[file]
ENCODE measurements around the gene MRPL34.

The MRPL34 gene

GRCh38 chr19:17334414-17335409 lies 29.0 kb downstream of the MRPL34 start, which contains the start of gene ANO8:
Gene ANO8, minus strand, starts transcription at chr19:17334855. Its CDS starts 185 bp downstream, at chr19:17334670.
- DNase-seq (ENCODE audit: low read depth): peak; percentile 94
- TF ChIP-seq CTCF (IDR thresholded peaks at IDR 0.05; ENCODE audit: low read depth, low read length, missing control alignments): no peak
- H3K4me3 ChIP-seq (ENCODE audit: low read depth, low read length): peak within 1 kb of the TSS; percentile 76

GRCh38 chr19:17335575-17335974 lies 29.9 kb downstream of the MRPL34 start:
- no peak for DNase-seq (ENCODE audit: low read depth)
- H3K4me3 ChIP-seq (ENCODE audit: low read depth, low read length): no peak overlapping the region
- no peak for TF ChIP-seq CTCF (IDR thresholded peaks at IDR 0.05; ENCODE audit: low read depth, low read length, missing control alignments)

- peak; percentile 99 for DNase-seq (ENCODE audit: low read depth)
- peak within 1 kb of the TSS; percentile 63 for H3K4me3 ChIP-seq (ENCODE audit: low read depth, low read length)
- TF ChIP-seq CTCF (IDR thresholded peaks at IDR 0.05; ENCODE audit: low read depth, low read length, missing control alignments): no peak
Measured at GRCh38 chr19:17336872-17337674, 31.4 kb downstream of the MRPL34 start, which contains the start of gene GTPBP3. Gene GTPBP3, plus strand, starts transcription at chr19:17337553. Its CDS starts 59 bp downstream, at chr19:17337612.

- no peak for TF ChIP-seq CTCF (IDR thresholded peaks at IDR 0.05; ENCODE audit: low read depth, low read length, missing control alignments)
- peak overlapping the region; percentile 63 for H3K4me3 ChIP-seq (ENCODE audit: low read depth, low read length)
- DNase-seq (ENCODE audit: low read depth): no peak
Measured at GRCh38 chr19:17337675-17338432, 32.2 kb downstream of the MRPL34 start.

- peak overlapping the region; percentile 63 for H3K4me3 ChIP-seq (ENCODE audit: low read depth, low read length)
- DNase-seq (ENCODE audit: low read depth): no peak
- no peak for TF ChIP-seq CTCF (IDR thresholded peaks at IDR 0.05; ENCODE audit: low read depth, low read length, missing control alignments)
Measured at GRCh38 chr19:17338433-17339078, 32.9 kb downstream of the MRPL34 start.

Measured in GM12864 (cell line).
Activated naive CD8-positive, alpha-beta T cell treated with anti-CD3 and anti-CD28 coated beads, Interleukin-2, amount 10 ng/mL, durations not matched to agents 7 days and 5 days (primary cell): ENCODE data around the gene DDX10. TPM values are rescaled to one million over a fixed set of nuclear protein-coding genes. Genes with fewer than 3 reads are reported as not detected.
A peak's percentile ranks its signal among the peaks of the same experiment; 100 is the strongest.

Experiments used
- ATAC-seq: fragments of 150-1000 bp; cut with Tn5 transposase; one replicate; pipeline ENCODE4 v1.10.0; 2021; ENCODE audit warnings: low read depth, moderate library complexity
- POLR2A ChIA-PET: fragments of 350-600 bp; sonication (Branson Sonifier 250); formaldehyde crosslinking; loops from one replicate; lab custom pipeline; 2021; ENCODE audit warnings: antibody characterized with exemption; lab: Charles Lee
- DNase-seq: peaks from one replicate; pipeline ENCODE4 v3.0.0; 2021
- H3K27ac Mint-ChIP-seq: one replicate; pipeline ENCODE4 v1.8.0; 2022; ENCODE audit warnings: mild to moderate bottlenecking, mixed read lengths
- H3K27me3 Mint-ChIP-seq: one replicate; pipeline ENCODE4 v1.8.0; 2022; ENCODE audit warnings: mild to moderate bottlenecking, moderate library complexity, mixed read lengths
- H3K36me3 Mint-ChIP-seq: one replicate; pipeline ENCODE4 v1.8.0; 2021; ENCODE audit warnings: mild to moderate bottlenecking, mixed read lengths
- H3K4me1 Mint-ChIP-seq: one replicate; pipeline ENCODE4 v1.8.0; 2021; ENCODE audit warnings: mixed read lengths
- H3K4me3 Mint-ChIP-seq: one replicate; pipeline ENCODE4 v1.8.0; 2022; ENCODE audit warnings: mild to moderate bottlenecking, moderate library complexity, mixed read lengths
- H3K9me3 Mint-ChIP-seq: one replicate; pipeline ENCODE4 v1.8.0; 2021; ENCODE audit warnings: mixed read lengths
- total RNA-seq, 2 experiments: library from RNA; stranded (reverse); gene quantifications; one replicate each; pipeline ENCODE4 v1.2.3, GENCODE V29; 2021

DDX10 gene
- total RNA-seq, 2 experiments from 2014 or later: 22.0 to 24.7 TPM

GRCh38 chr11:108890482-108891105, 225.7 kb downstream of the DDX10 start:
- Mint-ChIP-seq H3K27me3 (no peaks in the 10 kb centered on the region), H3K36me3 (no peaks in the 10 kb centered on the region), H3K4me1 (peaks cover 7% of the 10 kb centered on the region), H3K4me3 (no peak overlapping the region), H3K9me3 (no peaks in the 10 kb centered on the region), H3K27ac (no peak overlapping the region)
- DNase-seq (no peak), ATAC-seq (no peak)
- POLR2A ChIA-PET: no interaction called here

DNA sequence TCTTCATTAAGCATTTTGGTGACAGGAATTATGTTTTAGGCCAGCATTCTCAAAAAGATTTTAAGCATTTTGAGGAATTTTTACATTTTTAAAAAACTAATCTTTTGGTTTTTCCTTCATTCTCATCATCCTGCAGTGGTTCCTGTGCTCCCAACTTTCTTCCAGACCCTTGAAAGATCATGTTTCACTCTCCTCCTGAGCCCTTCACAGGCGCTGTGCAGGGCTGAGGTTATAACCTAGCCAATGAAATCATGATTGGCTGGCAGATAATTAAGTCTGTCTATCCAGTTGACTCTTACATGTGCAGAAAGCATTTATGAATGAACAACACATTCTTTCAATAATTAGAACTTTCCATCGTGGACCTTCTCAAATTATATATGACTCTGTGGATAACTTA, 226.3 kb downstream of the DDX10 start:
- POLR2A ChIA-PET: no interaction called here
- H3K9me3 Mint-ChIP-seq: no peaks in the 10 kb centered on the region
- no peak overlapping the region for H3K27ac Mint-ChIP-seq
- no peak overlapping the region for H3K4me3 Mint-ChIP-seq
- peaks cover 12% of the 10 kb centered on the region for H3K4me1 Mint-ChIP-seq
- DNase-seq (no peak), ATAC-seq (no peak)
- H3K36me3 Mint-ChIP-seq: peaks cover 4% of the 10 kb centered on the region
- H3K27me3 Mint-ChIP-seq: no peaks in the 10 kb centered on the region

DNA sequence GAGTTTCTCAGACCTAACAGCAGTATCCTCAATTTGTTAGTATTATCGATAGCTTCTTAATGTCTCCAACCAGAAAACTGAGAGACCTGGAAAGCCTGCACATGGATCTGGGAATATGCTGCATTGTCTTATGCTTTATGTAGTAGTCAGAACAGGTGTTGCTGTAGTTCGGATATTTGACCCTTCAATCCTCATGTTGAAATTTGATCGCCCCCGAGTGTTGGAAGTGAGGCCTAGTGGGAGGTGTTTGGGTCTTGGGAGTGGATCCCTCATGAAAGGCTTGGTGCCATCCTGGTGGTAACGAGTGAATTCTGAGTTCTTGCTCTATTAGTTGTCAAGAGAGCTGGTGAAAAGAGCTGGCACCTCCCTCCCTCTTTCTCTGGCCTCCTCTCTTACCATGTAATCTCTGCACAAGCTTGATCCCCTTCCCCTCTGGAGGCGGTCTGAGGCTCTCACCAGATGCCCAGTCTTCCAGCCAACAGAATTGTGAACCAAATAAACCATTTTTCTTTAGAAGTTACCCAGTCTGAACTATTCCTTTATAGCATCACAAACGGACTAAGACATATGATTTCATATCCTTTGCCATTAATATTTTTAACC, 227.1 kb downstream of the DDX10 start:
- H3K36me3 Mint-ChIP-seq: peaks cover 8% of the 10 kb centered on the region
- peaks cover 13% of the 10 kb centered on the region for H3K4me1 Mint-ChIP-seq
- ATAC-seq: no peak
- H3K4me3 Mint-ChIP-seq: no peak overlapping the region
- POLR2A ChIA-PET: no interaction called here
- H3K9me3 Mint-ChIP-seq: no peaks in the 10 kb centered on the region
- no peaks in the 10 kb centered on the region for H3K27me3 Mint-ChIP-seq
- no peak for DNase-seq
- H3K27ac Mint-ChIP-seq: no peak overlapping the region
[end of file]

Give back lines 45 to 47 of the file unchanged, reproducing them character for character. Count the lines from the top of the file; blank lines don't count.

- POLR2A ChIA-PET: no interaction called here
- H3K9me3 Mint-ChIP-seq: no peaks in the 10 kb centered on the region
- no peak overlapping the region for H3K27ac Mint-ChIP-seq